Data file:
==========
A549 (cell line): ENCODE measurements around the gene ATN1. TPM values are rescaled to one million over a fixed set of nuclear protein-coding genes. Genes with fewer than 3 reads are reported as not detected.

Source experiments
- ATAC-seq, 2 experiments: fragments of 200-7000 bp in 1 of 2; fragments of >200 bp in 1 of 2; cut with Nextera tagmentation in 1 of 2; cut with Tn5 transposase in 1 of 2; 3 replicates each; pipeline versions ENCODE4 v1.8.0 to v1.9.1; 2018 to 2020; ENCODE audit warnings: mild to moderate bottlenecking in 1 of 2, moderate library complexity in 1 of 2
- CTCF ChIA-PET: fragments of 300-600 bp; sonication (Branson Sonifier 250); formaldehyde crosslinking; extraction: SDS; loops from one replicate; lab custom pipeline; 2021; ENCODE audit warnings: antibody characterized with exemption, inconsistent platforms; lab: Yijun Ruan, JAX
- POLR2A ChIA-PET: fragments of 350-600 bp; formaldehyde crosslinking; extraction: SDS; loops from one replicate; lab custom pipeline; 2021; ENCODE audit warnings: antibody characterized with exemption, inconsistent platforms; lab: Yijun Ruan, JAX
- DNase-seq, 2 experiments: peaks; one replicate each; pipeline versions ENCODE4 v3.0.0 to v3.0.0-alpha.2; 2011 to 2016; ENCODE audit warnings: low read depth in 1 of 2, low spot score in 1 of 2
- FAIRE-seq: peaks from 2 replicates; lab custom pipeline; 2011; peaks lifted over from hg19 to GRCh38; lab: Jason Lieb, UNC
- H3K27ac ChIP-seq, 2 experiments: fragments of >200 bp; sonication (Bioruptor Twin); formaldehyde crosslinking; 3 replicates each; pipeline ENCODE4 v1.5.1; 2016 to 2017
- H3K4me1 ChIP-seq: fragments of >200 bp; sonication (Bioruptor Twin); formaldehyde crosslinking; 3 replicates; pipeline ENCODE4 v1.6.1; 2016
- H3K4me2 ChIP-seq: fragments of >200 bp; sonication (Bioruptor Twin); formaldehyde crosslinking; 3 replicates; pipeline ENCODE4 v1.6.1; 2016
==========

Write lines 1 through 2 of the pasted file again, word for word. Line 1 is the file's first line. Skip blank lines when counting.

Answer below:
A549 (cell line): ENCODE measurements around the gene ATN1. TPM values are rescaled to one million over a fixed set of nuclear protein-coding genes. Genes with fewer than 3 reads are reported as not detected.

Source experiments